7 Steps to Building a Sales Team from the Ground Up

7 Steps to Building a Sales Team from the Ground Up.jpg

By S Mohan Ramkumar


A sales team is the life force of a business. No matter how good your offering is, you’ll need boots on the ground to make people to open up their wallet and buy it. It takes more than just good communication skills to become a great salesperson. Perseverance, drive, empathy, optimism, sense of humor – the list of “nice to have” qualities in a salesperson are endless.

Hiring, in general, is a tough nut to crack. Finding people with the right set of skills who will fit your organization’s culture will take time and effort. These efforts are easily doubled if your HR team is planning to build a great sales team. So, how do you plan and coordinate your efforts to build a productive sales force?

Tips to Hire a Stellar Sales Team

Define Sales Team Hiring Goals

As your business grows, the need to scale up the sales efforts is bound to arise. Before jumping the hiring bandwagon, you need to have a clear plan to get the right persons onboard. A clear-cut idea of what kind of salesperson your organization needs is the first step.

Create a profile of the ideal salesperson you want to have in your sales team. It’s just like customer profiling and you’ll have to figure out the demographics, skills and more that you want to see in your employees. Again, just like in the case of building customer personas, look at your current salesforce to paint a vivid picture.

Your best future employees should be in the mold of your current employees. When you are successful in getting this right, you won’t have to try very hard to achieve productive sales team collaboration. Remember, a team that gels well sells well as well!

The second important thing is to define your organization culture if you haven’t figured that out already. Is your business a fun and rewarding place to work at? Are you planning to build a sales-centric or customer-centric company? Answering these questions honestly will help you figure out the kind of people you want to be by your side.

Hire Wisely

Now that we have the organizational culture and the ideal employee profile figured out, it’s time to start the process of hiring. It’s a given that the salesperson you plan to hire is good at writing business proposals, creating stunning sales presentations, efficient in sales planning and sales forecasting among other things. These are the skills that are required to get the attention of a prospective customer.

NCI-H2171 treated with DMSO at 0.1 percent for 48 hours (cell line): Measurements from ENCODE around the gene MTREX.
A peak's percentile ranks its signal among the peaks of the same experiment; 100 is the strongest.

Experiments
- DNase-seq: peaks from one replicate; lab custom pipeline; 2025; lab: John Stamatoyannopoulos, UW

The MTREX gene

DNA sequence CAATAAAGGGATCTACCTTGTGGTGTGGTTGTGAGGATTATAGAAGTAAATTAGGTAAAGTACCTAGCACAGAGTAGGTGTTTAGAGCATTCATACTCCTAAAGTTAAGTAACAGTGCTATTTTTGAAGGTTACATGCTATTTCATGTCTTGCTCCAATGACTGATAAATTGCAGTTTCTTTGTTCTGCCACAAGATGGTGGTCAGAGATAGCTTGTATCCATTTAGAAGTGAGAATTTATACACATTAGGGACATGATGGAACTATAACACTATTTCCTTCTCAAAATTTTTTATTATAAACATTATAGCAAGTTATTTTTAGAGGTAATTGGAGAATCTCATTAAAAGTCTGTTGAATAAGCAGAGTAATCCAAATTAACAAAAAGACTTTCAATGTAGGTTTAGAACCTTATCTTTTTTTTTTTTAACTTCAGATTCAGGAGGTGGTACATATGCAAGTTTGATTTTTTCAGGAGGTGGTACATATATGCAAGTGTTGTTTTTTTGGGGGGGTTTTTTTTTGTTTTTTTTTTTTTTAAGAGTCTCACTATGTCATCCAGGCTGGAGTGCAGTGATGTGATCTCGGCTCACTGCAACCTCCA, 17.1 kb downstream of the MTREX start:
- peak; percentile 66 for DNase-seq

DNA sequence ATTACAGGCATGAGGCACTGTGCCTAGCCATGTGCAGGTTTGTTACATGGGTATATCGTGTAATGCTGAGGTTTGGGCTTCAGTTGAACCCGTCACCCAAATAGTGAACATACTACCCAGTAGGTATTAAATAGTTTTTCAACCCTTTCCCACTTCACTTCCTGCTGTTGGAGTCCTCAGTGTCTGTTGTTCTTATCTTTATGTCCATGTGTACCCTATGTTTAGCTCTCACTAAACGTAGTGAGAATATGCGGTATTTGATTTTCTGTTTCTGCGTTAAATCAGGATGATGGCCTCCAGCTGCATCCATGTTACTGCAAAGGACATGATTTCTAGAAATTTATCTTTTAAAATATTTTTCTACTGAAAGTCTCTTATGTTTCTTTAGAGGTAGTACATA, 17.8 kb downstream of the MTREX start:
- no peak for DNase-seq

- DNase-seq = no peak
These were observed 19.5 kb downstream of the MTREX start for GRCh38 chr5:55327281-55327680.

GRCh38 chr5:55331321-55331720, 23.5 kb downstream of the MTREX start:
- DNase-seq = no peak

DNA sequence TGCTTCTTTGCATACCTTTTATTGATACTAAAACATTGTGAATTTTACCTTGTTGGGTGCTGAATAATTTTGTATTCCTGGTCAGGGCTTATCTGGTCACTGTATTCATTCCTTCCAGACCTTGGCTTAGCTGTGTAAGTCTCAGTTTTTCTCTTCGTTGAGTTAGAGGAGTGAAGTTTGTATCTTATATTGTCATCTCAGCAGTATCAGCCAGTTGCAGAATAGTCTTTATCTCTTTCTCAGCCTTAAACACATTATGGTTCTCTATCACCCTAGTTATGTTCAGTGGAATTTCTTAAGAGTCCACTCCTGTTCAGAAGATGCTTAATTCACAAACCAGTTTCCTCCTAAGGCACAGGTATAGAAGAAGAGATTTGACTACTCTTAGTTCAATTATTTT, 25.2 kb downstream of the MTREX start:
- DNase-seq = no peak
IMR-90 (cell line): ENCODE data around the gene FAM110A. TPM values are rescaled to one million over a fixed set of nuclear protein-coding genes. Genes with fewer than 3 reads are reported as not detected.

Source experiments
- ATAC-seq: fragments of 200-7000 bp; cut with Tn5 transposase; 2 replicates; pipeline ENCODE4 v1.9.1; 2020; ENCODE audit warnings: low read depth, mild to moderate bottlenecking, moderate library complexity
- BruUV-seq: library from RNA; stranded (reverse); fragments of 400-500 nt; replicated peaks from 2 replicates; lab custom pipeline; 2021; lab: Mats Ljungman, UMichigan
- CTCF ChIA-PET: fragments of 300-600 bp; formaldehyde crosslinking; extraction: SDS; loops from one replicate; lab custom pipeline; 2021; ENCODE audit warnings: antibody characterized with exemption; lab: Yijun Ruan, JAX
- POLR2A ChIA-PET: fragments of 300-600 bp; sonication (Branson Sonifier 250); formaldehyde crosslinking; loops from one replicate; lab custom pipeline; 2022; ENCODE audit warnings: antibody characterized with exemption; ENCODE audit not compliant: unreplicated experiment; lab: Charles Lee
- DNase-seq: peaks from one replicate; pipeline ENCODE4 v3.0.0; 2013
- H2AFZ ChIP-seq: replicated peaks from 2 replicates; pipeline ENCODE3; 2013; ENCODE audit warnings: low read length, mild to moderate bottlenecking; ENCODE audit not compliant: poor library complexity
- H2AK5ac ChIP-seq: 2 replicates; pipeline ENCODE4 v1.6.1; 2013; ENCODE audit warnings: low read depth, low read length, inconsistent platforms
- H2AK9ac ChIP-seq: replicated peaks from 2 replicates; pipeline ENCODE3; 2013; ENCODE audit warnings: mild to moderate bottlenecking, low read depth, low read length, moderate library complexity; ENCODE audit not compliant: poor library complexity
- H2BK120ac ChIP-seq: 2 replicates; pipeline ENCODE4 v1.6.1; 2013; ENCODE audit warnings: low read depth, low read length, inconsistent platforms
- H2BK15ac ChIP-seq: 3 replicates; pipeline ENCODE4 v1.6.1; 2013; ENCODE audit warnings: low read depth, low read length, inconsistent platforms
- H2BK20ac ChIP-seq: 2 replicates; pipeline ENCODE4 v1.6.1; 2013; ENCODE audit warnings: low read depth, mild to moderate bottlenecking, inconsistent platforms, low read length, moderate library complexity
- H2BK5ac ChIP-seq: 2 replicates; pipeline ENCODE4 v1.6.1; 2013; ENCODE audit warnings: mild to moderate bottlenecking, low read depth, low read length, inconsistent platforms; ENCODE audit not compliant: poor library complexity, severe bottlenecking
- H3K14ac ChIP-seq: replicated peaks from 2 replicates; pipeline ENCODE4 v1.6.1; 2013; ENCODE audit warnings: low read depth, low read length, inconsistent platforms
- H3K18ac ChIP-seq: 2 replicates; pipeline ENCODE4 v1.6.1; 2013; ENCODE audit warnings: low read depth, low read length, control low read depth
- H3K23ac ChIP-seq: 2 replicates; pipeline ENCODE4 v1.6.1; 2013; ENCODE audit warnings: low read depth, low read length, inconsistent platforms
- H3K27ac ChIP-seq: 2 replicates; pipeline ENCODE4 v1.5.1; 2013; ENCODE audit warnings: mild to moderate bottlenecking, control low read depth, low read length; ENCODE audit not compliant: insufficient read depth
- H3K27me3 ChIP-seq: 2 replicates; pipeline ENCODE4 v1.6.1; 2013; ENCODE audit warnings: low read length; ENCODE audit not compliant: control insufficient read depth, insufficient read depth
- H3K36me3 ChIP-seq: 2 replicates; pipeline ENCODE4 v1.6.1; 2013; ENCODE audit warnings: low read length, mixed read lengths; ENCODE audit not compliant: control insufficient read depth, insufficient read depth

In addition to these skills, you might want to look if the candidate has got the interpersonal skills to connect with a customer. Find if the candidate is capable of engaging customers in a pleasant conversation, practices active listening and empathy, helps customers throughout their purchase process and isn’t shy when it comes to speed up the sales cycle to close deals at a faster pace.

On the deal closing side, your new sales ninja should not be averse to cold calling, get his hands dirty building customer profiles, make a case for your offering by getting price sensitivity off the table and helps you finding new channels to increase sales.

It’s a tough ask, but at the end of the day, all of these skills are what make a salesperson great. Also, you don’t want to hire such a person only to see him burnout after a while. Look for someone with a cool head, who takes things in stride without giving in to stress.

Having more number of salespersons on your roster isn’t directly proportional to the sales that you’ll be able to generate. Industry veterans advise against hiring the entire sales team in one go. Hire people in tranches and see who sticks and who doesn’t. Use this insight when hiring the next group!


Training and Handholding

Offering free bus rides isn’t the only way to make your employees happy. Helping them with the transition is an important gesture that many businesses overlook. Instead of throwing into the deep end of the pool right away and expecting them to swim back to the shore, give them time to adapt to the new environment.

Apart from standard induction sessions, a structured training session to give a crash course on how you do things in your company is the best practice. It’s not just freshers, but, even experienced salespersons stand to benefit from such a training.

For instance, if you are using a cutting-edge lead management software, you can’t expect new hires to use it productively right from day one. Sales team collaboration goes for a toss when things like that happen. So, a quick training session will help the new sales team learn the ropes of your business processes.

Define Key Performance Indicators